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Leonard Maltin

film review: The Kids Are All Right

  • By Leonard Maltin
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  • July 9, 2010 4:00 AM
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  • 2 Comments
Annette Bening and Julianne Moore are worth the price of admission to The Kids Are All Right all by themselves, as far as I’m concerned. That the film is so smart and entertaining is icing on the cake.

Looney Tunes, On-Screen And In Print

  • By Leonard Maltin
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  • July 7, 2010 4:00 AM
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  • 6 Comments
Sometimes I think I was born at exactly the right time, as a child of the first television generation. When local TV stations purchased libraries of old cartoons and made them part of their daily programming, I had the opportunity to digest and memorize seemingly every Warner Bros. cartoon from the 1930s and 40s. And that’s exactly what I did. I wish I’d had a book like the newly-published The 100 Greatest Looney Tunes Cartoons to guide my path back then.

Cartoons Forever!

  • By Leonard Maltin
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  • July 5, 2010 4:00 AM
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  • 5 Comments
As Toy Story 3 racks up some of the best reviews of the year, I’m pleased that so many critics have taken time to make note of the innovative short-subject that accompanies it. Day & Night—which is so clever it’s almost impossible to describe—is the work of an up-and-coming talent named Teddy Newton whom the folks at Pixar have earmarked for big things.

Movie Palaces Come Alive Again

  • By Leonard Maltin
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  • July 2, 2010 4:00 AM
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  • 2 Comments
There is no thrill to compare with seeing a classic movie in a great movie theater. For twenty-four years, the Los Angeles Conservancy has hosted a month-long series called Last Remaining Seats, showing vintage films in the city’s great movie palaces, most of which are located on Broadway downtown. This year’s wide-ranging bill of fare included Strangers on a Train, American Graffiti, The Graduate, the 1943 Mexican classic Flor Silvestre, and the silent version of Peter Pan. (The evening I’m really sorry I missed featured How to Succeed in Business Without Really Trying with its stars Robert Morse and Michele Lee in person, interviewed by Mad Men creator Matthew Weiner, who features Morse on his show.) I don’t know of another major city with more surviving theaters from the glory days than ours. Alas, this part of Broadway—which used to be a Mecca for Southland shopping and entertainment—is now just a business district during the day and something of a ghost town at night. Post-World War Two suburban sprawl and the destruction of Los Angeles’ much-loved Red Car light-rail system saw to that.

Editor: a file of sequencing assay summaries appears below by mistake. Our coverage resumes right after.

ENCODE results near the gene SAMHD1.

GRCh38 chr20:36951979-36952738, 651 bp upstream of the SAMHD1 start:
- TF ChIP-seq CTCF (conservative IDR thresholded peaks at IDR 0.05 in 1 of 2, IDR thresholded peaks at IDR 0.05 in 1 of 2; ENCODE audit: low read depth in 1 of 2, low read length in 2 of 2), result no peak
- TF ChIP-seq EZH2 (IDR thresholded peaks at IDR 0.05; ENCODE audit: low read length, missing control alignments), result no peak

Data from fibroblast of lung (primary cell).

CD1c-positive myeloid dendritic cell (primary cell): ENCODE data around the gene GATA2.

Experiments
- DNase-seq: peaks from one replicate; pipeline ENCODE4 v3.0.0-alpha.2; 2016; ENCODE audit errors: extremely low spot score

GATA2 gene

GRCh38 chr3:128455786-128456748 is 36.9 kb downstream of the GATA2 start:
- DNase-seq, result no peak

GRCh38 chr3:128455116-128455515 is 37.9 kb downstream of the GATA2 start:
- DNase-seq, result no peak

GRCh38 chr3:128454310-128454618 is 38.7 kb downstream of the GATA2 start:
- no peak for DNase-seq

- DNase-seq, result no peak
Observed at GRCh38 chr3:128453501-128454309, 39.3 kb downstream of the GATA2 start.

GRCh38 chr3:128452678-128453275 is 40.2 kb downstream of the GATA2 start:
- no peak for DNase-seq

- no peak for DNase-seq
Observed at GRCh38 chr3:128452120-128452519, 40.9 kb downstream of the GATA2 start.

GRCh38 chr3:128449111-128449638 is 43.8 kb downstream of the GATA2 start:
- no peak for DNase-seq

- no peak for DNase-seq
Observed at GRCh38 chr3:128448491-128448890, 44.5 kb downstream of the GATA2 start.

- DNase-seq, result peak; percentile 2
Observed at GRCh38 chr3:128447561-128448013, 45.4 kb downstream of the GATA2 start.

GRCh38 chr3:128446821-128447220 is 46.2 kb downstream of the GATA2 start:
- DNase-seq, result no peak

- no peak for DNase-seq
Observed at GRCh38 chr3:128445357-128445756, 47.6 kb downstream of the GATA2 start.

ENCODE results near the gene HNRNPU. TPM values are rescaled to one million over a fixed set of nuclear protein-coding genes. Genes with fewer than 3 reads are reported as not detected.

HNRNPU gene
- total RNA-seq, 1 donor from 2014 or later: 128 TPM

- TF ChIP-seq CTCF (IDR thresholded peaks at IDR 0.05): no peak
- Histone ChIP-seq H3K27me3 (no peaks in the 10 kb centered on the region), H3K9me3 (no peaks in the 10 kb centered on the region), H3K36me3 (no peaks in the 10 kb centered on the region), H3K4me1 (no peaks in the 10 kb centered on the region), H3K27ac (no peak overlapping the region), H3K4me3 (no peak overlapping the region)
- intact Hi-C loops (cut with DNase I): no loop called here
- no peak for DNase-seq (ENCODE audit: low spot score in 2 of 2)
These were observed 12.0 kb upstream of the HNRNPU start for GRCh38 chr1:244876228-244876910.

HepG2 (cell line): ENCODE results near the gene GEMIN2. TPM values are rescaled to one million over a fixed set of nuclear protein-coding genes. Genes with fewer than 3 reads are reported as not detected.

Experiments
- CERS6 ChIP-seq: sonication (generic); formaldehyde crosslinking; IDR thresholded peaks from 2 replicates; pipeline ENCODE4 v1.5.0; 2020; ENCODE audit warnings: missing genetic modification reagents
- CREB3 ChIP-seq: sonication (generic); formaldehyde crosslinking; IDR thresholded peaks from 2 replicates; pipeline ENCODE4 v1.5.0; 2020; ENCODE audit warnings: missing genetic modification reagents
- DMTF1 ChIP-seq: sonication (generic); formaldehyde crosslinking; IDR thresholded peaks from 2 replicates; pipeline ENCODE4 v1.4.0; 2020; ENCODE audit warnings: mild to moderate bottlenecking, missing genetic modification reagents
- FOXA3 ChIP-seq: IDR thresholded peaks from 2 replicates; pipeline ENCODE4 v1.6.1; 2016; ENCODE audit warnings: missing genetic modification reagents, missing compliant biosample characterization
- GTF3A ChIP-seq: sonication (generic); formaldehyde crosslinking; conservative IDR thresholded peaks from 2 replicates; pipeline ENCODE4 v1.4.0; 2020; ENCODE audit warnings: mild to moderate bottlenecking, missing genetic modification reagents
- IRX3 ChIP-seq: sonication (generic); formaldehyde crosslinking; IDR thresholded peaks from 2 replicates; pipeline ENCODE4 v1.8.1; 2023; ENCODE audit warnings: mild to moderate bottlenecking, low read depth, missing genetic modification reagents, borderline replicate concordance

More: Journal

Book review: Shoot The Rehearsal!

  • By Leonard Maltin
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  • July 1, 2010 3:00 AM
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  • 0 Comments
By Rudy Behlmer (Scarecrow Press)

film review: Eclipse

  • By Leonard Maltin
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  • June 30, 2010 1:00 AM
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  • 1 Comment
I haven’t read Stephenie Meyer’s books, but I liked the first Twilight movie, so even though I’m not a card-carrying Twi-hard I have no axe to grind where this series is concerned. That said, I thought this new installment was incredibly boring. Woe to any newcomer who’s unfamiliar with the characters and situations, because Eclipse offers virtually no exposition. I suppose the filmmakers feel that only the faithful will bother to see it, but that’s no excuse for the complete lack of dramatic context.

secret's out: Pulling John

  • By Leonard Maltin
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  • June 29, 2010 4:00 AM
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  • 0 Comments
Pulling John | Leonard Maltin | Leonard Maltin's Secret's Out | Movie Trailers

secret's out: Mary and Max

  • By Leonard Maltin
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  • June 28, 2010 8:10 AM
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  • 0 Comments
Mary and Max | Leonard Maltin | Leonard Maltin's Secret's Out | Movie Trailers

secret's out: Art & Copy

  • By Leonard Maltin
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  • June 22, 2010 1:00 AM
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  • 0 Comments
Art & Copy | Leonard Maltin | Leonard Maltin's Secret's Out | Movie TrailersAn excellent--and unsung--documentary now available on DVD.

Fifth Avenue, 5 A.M.: Audrey Hepburn, Breakfast At Tiffany's, And The Dawn Of The Modern Woman

  • By Leonard Maltin
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  • June 21, 2010 11:50 AM
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  • 1 Comment
by Sam Wasson (HarperStudio) This splendid new book is more than a mere “making-of” chronicle. It examines Breakfast at Tiffany’s in a variety of contexts, including the careers of its principals (Truman Capote, Audrey Hepburn, Blake Edwards, Henry Mancini, Edith Head, et al), the state of American mores in the early 1960s, society’s view of single women at that time, and the exigencies of the still-potent Production Code in Hollywood.

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